Home / Health / How lack of water denies Kenyans the ‘right to life’ in West Pokot
One of the sand dams in West Pokot used for collecting water during the rainy season and which purifies it through natural filtration. [Photo: Njenga Hakeenah]
One of the sand dams in West Pokot used for collecting water during the rainy season and which purifies it through natural filtration. [Photo: Njenga Hakeenah]

How lack of water denies Kenyans the ‘right to life’ in West Pokot

Pusu poltoy cho relach’ meaning, like clouds in the sky, new people will replace old ones but people will continue to exist.

This Pokot saying shows they believe in a future.

As the climate change debate continues and with COP 21 coming to an end in France this weekend, this future is at stake.

In a place where basic necessities are hard to come by, water is by far the hardest to find in West Pokot. One cannot really tell the importance of water until you get to spend a few days in this community.

Water is life is a statement that has essentially become a cliché and the importance of this commodity is grossly misunderstood by those who have it abundantly.

As Kenya grapples with the issue of lack of adequate rain and food, the most vulnerable are at risk as the government vacillates on providing basic necessities. West, Central and North Pokot districts are extremely dry. This problem is made even worse by the issues brought about by climate change.

Most people in this area spend hours on end in search of water denying them an opportunity to attend to other issues like farming, education and other development-oriented issues.

The availability of water can transform lives and entire communities. With water, time once wasted in its search is spent on other economic empowering activities like attending school and farming.

The writer (R) at one of the boreholes servicing the Pokot in the vast West Pokot District .[Photo: Solomon Mburu]
The writer (R) at one of the boreholes servicing the Pokot in the vast West Pokot District .[Photo: Solomon Mburu]
According to the Yang’at Girl Child Potential Sensitisation, people have died due to scarce water. This scarcity has often caused human-human and human-wildlife conflicts.

People have been stung to death by bees at watering points due to the ferocity of the dry climate in West Pokot. Yang’at Field Coordinator in the region Elizabeth Pkukat concurs adding that children had swollen genitalia most of the time because bees were attracted to the urine and they ended up being stung.

Some of these problems have however subsided with the provision of water in some parts of the vast and arid West Pokot region. Through the use of locally available materials, the locals are building sand dams on seasonal rivers where they get to store water safely for longer periods after the rainy seasons.

These innovative but cheap methods of water provision are attracting large numbers of the locals who are getting and living together increasing safety and closeness in the neighbourhoods. The advantage of these close communities is that delivery of services is also made easier and consultations can be conducted on a regular basis when the community is close together.

Due to the increasing cases of famine and increased conflicts over resources, there is an urgent need to get water for the inhabitants of this area. Charity can work – but only for a short time – and long-term solutions are needed to deal with the perennial water and hunger crises.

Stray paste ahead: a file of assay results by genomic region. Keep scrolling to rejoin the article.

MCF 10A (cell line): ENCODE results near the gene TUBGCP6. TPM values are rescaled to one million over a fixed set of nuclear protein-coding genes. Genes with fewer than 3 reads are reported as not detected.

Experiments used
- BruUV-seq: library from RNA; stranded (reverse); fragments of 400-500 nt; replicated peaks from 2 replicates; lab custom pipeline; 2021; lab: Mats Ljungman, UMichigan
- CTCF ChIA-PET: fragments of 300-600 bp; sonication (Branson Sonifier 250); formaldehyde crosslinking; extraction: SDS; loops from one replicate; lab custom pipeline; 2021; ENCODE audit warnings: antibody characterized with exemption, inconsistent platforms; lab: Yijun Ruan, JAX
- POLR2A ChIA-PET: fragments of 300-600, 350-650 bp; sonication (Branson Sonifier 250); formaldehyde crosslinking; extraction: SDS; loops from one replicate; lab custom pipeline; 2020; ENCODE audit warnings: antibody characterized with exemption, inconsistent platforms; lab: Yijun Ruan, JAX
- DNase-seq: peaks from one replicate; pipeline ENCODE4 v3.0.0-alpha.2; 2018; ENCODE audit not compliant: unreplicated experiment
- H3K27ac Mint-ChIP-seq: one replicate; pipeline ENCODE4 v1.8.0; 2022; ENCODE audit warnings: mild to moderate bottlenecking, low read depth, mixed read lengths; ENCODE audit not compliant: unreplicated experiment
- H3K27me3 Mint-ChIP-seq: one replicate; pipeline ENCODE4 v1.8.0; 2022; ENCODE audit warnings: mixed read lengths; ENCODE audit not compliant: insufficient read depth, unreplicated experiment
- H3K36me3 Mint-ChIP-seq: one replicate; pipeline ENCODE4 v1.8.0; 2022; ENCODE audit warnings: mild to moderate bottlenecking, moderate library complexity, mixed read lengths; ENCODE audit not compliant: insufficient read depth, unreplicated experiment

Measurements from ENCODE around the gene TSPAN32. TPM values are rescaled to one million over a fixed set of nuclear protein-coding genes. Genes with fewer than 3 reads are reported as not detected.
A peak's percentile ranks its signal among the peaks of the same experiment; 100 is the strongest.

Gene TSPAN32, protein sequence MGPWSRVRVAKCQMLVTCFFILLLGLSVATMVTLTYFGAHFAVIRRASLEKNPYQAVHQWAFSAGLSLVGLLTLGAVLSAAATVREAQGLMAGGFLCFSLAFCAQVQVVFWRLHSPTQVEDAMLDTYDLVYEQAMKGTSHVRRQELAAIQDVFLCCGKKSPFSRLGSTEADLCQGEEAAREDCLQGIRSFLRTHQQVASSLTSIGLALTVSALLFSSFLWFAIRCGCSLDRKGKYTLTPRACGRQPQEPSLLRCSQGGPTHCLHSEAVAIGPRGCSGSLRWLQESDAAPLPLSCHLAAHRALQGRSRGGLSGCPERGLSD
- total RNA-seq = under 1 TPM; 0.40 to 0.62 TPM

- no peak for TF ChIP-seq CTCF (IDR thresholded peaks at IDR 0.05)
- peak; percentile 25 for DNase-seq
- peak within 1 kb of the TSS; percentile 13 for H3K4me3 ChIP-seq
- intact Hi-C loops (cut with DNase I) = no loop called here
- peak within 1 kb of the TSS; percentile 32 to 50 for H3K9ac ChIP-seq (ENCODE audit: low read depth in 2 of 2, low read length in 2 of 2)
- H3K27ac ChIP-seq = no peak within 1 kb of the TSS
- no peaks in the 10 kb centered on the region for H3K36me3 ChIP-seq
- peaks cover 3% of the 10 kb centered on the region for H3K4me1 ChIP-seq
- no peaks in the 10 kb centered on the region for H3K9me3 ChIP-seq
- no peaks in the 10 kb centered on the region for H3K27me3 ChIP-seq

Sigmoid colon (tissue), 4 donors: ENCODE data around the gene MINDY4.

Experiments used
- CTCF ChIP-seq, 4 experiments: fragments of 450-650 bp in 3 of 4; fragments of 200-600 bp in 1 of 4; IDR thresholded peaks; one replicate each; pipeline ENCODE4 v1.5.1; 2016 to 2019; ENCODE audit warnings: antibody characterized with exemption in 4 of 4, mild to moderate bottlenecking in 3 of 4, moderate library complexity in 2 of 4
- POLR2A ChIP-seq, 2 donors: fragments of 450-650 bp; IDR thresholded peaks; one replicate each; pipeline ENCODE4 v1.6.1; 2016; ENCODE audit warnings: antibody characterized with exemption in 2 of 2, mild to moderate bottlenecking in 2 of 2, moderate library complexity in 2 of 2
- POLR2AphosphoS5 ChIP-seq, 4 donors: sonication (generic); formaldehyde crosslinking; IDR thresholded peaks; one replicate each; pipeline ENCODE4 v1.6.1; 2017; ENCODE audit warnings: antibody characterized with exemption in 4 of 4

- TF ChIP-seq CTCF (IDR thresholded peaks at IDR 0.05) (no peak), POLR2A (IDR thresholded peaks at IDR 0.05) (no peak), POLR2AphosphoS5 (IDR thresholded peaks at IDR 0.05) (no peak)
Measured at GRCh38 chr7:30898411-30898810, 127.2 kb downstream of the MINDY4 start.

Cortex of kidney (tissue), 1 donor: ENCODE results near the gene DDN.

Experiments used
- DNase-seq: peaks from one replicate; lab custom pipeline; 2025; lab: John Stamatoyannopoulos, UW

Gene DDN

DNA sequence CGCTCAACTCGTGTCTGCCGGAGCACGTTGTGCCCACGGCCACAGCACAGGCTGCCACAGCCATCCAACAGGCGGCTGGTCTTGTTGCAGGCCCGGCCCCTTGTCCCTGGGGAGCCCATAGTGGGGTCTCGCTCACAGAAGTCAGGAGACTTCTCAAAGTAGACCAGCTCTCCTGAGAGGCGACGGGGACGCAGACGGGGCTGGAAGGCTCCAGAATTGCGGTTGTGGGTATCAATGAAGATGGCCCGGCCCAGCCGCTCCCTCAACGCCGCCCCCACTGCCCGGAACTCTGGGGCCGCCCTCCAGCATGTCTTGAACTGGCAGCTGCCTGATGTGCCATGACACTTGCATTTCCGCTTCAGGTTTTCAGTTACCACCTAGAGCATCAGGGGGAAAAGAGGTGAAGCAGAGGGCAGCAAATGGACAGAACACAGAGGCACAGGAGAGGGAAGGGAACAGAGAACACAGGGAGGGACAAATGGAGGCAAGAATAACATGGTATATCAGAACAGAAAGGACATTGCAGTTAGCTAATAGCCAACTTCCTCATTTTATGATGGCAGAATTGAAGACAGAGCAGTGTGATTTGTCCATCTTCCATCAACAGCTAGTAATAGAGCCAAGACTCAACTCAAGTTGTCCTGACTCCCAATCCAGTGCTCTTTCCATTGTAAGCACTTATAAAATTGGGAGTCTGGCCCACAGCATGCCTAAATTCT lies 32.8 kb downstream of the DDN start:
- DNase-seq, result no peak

Mitigation steps need to be taken urgently to empower these people by making them independent through irrigation which can ensure a constant supply of food and reduction in conflicts over resources.

Already the steps towards a reliable source of livelihood are being taken. With the construction of sand dams, it is a first step towards dealing with the myriad problems facing people living in the arid and semi-arid areas.

With water provided, any other undertakings are feasible as evidenced by Kasepa residents. These people can become independent and self-sufficient in a short time if only they are given the basic support and the means on how to start living.

The dams can cost less than $10, 000 but the benefits far outweigh the costs and they outlive the erratic rainy seasons. This is an investment that with goodwill will save thousands of lives and enormously improve livelihoods.

The government can work together with the people for the benefit of the locals and the country in general. Kenya is a country endowed with resources, enough to satisfy the citizens and a surplus, which can be exported for the much needed foreign exchange.

Gone are the days and times when the ministries of agriculture and tourism should be the only foreign currency earner. We need to diversify in order to adequately address and meet the needs of the country- top on the agenda being job creation, economic empowerment and freedom from the stranglehold of poverty.

The Constitution empowers Kenyans and they can always demand better and improved livelihoods.

With the devolution of resources, these residents can become independent by relying less on aid agencies for food.

Democracy should also be seen to be trickling down to the most vulnerable in the society hence the need to see the Constitution implemented within the given timeframes.

And just like the Green Belt Movement which has been replicated around the world, we could may be – just may be- efficiently address the issue of climate change and re-green our planet.

About Njenga Nelson

One comment

  1. Water is life. Let the government do something about that.

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